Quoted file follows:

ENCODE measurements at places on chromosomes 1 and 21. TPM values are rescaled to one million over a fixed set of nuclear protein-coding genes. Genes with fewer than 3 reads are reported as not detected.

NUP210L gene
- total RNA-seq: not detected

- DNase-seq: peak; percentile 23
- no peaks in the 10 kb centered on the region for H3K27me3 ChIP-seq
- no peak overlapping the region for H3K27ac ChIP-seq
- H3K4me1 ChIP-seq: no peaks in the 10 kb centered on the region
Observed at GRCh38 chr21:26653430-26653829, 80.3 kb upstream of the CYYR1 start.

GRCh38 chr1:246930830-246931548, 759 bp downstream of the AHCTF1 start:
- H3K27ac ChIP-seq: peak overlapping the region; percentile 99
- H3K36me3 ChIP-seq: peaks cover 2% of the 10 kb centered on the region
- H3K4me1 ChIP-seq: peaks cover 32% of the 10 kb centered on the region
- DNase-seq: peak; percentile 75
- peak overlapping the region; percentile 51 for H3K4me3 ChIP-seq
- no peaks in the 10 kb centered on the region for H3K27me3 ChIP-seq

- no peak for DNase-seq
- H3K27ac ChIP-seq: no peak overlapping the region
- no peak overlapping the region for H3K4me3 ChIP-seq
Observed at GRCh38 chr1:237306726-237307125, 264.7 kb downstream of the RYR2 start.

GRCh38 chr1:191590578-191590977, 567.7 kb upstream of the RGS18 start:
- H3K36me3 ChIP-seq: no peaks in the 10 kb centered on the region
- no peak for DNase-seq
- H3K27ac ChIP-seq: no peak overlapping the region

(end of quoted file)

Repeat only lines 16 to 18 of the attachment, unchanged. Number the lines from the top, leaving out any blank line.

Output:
- no peak for DNase-seq
- H3K27ac ChIP-seq: no peak overlapping the region
- no peak overlapping the region for H3K4me3 ChIP-seq